I’ve heard it said that Fenway Park is the “Largest House of Prayer in Boston.” This week, more than usual, all eyes have turned to this cathedral of sorts as our hometown boys take on the Cardinals for yet another series. People from all walks of life have come to Fenway to celebrate and cheer as they collectively hold their breath with each swing of the bat. It’s the ultimate fellowship forum. For folks who may not have much else in common, during the post season we have common ground that brings us together.
Common ground is hard to come-by these days. We’ve just emerged after a sixteen-day government shutdown into a couple weeks with even more horrific school violence and natural disasters around the world claiming lives. We need something to root for. Regardless of which team we cheer on, (obviously you all root for the Sox…) having something fun to cheer for helps us when we must dive back into the trenches and face what is happening in the world. Baseball doesn’t make the rest of the world go away, but it brings us together to watch something fun and to hope for a little while.
What is it we see when we watch this “All-American Game?” We see a group of people whose collective purpose is to help one another come home. The entire purpose of the game of baseball is to get back to the place where it all started. When you are home you are protected. When you are home you are finally safe. There is no place else on the field where you experience that kind of safety. But, in order to come back home, you must first go out. You must use the gift of your physical form to go out into the field and to visit different places. While you are there, you will encounter different types of people and have conversations. You will have to watch what is happening around you and discern when it’s the right time to move to another place. Some things will help you get where you’re going; others will try to take you off of the right path. And when you do eventually make it back home –and you will- the celebration is grand.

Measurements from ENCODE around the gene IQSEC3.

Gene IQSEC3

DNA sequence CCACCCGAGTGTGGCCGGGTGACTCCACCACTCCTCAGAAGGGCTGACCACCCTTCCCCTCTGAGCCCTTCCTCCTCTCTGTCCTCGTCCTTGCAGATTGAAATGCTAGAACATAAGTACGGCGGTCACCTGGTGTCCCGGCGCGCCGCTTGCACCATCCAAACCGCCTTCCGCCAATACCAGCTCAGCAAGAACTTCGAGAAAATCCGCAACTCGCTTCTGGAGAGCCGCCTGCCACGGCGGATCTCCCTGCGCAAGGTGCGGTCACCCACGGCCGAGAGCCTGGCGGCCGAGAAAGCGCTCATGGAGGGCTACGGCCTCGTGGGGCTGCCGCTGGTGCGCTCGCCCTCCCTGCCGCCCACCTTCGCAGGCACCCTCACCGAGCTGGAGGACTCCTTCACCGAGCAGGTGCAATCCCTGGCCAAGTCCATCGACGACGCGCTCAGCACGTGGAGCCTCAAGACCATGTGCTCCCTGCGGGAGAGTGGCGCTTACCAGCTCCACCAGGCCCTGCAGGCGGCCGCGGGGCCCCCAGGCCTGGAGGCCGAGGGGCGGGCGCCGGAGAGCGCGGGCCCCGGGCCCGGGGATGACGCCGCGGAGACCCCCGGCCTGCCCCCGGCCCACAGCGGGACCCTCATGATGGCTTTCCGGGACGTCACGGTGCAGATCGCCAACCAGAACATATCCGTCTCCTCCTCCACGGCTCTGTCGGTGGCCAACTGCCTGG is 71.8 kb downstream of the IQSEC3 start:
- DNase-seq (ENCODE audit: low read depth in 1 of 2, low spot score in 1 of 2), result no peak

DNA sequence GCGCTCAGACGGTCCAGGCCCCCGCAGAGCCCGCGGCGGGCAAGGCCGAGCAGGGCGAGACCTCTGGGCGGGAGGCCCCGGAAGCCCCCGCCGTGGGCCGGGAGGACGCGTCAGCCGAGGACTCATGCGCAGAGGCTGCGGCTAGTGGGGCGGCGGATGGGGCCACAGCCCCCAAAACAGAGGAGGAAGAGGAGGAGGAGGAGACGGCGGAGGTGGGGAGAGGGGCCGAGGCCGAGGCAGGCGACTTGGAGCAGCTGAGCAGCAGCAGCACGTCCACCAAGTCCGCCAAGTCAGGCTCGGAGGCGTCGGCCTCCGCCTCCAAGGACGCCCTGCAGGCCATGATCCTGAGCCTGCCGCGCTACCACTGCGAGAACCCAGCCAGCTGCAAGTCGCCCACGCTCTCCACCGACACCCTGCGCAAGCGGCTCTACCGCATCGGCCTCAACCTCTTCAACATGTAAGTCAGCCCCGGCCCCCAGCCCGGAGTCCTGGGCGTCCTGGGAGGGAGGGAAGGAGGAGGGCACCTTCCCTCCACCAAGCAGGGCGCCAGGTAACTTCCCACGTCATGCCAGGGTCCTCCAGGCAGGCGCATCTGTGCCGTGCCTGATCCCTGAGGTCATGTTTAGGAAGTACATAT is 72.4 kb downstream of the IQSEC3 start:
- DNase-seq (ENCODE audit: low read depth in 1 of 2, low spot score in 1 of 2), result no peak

Is it a perfect metaphor? No, of course not. But what it does is capture some of the reasons so many people are losing sleep. What if we used this momentary interruption of the monotony of life to infuse that hope into our lives, to be curious about our neighbors, to root for something good, and to look at our own paths home? Are you on the path that will get you home safely? What help do you need along the way? Is there a way you could be helpful on someone else’s path? And the thing I most like to ponder: what will the “coach” say to you when you do make it safely back home?